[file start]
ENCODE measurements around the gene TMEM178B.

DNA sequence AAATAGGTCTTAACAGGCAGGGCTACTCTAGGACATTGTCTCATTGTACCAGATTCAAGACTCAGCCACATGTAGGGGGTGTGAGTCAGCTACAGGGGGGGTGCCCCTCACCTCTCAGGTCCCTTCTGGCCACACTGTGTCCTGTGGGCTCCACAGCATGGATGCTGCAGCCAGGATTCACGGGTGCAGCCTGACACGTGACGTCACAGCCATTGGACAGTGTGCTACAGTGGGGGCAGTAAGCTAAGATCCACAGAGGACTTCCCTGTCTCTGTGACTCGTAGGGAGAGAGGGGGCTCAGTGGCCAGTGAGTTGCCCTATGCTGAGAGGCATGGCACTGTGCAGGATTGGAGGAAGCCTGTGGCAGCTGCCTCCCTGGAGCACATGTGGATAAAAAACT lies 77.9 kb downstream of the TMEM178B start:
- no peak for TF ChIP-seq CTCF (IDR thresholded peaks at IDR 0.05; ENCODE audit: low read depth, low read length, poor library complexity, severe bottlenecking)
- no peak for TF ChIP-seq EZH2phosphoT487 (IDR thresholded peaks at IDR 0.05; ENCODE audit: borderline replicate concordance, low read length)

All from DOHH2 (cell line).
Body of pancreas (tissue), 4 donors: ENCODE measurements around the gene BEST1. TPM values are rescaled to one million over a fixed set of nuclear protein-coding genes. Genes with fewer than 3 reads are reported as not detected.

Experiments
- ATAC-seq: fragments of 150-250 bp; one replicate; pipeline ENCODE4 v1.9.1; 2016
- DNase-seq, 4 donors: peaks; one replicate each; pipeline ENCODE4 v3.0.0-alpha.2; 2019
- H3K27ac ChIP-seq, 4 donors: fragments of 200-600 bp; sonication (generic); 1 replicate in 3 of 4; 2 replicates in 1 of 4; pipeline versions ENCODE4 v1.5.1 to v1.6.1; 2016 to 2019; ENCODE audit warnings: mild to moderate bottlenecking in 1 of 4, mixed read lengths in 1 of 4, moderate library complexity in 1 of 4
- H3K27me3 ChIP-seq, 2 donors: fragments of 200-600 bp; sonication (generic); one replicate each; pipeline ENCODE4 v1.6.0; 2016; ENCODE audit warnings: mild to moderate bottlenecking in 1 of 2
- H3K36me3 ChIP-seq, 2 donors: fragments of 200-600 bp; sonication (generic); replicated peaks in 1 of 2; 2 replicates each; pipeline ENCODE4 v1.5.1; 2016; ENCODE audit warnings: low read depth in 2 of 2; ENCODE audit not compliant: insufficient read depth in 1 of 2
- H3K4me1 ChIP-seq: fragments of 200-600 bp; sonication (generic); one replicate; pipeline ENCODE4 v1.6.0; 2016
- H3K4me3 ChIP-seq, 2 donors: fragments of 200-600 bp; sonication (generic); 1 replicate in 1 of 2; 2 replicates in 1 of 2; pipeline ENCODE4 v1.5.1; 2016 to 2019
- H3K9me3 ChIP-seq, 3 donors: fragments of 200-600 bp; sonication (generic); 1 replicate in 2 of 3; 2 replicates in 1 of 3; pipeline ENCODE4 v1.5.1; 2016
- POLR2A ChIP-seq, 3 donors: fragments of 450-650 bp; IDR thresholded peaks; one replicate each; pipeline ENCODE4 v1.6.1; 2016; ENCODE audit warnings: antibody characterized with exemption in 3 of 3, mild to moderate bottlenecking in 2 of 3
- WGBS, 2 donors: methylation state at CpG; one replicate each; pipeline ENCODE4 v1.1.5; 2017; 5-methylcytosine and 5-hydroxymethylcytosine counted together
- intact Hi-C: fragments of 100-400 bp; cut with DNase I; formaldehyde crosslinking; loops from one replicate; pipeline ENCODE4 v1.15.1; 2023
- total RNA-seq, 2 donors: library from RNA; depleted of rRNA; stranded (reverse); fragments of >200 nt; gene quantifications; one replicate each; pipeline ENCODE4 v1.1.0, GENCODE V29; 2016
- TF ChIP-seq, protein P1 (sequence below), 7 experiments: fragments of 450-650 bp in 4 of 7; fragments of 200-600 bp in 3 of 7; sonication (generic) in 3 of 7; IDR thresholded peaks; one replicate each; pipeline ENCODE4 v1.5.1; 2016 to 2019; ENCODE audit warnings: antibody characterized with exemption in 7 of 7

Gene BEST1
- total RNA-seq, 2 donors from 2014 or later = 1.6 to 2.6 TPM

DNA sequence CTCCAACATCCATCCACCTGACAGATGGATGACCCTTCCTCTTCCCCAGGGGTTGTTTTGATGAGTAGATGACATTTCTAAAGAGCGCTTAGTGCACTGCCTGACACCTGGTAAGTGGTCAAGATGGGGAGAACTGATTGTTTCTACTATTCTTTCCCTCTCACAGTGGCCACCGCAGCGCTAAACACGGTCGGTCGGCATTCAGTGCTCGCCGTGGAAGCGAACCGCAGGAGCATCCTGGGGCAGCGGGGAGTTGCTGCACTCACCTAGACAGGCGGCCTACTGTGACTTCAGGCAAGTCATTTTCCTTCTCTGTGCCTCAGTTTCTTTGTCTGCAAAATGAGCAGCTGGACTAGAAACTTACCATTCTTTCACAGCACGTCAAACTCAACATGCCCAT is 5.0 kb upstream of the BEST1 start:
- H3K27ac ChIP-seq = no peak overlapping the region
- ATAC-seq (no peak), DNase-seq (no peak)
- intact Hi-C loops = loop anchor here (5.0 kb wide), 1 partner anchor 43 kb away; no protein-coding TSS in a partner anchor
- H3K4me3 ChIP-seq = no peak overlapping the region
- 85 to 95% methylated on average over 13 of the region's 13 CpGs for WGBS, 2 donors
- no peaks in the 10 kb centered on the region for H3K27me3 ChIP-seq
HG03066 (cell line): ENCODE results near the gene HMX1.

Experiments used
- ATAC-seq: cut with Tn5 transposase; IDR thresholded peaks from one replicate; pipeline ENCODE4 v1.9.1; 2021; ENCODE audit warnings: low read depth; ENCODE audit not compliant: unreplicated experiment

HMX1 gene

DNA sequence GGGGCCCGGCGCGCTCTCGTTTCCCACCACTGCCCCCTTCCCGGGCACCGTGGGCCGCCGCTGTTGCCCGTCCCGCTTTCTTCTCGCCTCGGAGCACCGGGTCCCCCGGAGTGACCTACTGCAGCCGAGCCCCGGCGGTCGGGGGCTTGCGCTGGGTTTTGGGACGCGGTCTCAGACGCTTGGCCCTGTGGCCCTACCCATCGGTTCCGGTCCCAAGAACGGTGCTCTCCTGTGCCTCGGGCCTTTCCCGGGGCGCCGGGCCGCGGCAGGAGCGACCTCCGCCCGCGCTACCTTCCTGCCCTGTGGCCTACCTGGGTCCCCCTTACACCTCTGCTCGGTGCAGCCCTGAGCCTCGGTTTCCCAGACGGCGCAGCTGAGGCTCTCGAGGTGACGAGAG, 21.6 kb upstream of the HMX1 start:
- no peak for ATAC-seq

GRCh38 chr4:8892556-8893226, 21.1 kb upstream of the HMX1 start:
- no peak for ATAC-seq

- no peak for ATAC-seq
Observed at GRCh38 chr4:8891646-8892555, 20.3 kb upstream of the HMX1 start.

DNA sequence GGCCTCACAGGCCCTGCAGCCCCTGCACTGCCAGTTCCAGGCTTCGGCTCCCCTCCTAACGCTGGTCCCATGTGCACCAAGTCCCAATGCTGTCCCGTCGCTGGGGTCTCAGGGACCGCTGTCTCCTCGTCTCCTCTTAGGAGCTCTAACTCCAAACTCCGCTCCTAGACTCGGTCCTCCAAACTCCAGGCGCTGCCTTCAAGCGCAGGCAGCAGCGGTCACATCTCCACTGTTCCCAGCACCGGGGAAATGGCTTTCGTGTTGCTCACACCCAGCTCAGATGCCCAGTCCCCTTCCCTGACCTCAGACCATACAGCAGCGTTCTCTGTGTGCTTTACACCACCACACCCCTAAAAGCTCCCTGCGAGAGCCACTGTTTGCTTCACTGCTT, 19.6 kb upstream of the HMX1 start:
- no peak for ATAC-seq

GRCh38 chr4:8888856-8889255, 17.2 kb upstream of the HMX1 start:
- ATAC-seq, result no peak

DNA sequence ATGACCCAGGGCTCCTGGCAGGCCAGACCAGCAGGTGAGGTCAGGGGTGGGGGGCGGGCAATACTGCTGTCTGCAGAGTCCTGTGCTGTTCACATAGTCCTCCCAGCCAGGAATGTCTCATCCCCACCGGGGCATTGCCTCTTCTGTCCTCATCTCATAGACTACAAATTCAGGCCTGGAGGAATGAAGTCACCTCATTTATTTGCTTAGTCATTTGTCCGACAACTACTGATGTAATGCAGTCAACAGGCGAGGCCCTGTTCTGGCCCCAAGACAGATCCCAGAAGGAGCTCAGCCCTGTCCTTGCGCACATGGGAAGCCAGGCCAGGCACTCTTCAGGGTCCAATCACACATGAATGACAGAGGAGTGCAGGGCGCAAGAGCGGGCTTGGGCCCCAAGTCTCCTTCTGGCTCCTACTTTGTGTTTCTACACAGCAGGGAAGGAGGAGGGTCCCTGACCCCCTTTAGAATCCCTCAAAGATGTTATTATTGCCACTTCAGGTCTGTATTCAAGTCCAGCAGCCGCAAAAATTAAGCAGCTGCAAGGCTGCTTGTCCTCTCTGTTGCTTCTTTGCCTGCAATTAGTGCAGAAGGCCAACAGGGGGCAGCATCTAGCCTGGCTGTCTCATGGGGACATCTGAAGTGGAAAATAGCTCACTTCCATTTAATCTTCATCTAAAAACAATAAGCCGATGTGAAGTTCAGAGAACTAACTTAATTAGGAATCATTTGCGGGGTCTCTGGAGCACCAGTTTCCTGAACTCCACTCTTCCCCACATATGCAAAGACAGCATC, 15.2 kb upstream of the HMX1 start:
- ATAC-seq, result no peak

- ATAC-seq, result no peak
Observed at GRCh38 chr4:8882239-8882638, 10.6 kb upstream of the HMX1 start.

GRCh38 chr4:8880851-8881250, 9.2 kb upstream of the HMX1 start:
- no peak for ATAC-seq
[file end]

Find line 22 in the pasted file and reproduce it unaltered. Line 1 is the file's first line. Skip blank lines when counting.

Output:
- total RNA-seq, 2 donors from 2014 or later = 1.6 to 2.6 TPM